Tuesday Trade Market: Should the Rockies Trade Nolan Arenado?

Don’t look now but we are almost a month away from the trade deadline.  Of course, the deadline has some faces that many believe will be on the move: Machado, Realmuto, Hamels, etc. and one key face has already been traded in Kelvin Herrera. Now it looks like there will be a nice market for infielders: Starlin Castro, Jed Lowrie, Jose Iglesias, etc. but the market will be a deep one at third.  Alongside Machado, the likes of Mike Moustakas and Josh Donaldson will also be available given the Royals and Blue Jays struggles.  And given the Mets freefall, Todd Frazier.  But one name is slowly coming up and it isn’t any of those guys.  It is Rockies hot corner player Nolan Arenado.

Arenado has been at the forefront of MVP talks over the last few years with Colorado.  His numbers get better every year, he is a .300 or a near-.300 hitter, hits around 40 HR yearly, and has an OPS of .950 or higher (including this year where it is nearly 1.000).

Of course a few things plague Arenado.  The obvious one is that he plays in Colorado, where most fans (including myself) believe players’ spiked offensive numbers are a result of being at Coors Field.  Secondly, there seems to be somebody else that is having a better season over this run (Harper, Votto, Goldschmidt, Bryant, and Freddie Freeman).

Nolan Arenado,r m

To look at the Coors Field split, yes, Arenado does benefit from the Coors Field advantage.  I thought last year it was an issue for Charlie Blackmon, who many believed was considered for an MVP vote here & there as the gap was a bit wide (oddly this year, Blackmon’s numbers away from Coors has been better).  But Arenado’s numbers are a bit of a gap issue.  He’s hitting .357 at home with 12 HR and a 1.123 OPS.  On the flip side, he’s only hitting .276 with 6 HR and an .868 OPS.  I mean those numbers aren’t bad, but anything from Coors levels.  Then again, if three of your divisional foes have home parks that are a nightmare for hitters (LA, SD, SF though he’s done alright with being by the Bay Area), expect your numbers to decline and also Arenado has gone to two other pitcher’s parks of Miami and Washington and hasn’t fared well.  However, to say that he is just flat-out terrible away and he’s a Vinny Castilla 2.0 is not called for.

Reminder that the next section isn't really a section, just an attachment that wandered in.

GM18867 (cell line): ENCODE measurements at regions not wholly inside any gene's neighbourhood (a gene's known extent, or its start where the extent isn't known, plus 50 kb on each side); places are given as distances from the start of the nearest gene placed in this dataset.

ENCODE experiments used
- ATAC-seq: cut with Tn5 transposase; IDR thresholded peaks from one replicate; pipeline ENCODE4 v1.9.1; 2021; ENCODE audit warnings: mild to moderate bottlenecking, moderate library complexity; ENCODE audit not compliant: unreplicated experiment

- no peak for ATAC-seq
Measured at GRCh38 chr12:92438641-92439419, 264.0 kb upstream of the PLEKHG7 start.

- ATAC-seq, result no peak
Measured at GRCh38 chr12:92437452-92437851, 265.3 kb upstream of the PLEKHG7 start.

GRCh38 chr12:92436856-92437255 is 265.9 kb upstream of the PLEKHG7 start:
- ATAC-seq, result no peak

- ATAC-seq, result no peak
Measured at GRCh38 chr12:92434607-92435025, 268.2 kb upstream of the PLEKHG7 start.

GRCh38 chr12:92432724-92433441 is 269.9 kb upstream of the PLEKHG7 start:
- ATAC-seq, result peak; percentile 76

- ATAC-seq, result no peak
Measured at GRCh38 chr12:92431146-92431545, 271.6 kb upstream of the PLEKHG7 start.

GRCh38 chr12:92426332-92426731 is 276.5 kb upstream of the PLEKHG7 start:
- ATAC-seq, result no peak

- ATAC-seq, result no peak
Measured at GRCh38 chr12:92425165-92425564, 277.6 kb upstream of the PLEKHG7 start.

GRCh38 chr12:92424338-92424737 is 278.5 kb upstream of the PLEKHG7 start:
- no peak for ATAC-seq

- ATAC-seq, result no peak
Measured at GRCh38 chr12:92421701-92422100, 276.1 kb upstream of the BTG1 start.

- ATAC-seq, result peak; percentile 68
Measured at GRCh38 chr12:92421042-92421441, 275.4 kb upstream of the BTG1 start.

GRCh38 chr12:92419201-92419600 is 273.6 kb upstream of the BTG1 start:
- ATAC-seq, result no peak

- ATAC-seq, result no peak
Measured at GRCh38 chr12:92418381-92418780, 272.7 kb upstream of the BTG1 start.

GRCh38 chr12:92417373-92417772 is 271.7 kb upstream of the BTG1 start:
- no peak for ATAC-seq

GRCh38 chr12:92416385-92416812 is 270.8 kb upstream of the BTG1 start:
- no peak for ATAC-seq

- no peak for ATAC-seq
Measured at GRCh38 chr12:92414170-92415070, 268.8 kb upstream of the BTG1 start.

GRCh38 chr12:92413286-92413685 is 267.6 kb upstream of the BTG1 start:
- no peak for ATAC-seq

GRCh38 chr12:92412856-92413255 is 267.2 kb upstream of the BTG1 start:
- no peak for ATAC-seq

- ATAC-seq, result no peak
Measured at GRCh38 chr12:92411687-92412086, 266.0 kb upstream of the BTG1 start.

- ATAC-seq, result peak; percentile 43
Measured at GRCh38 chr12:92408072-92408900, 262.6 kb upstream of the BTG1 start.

So why would the Rockies trade Arenado given he is a free agent after 2019 and probably the head of his class (I was mistaken to think he was a free agent after this year-my apologies)?  A couple of things: 1.  They have a prospect on the farm in Colton Welker, who many compare him to Arenado in how he hits and such.  He is in High-A Lancaster and putting up decent numbers.  It’s possible that he may be a September call-up in 2019 and then ready to take the reins in 2020.  2.  The Rockies, well, are the Rockies.  Since their inception 25 years ago, Colorado has been a team that will live and die from the Beer League ball games.  They’ll tear the cover off the ball with their hitters and hope that their pitchers doesn’t stink as less as the opposing team.  In other words, they will always have a strong offense, but one of the worst pitching staffs in baseball (this year, dead last in ERA at 5.13), thus making them a team religiously of an 82-80, 81-81, 80-82, or a 79-83 squad.  “But, but, Arizona and Los Angeles haven’t ran away with the division!”   Yet.  And it looks like both are slowly picking it up while the Rockies are 8-15 in their last 23 games.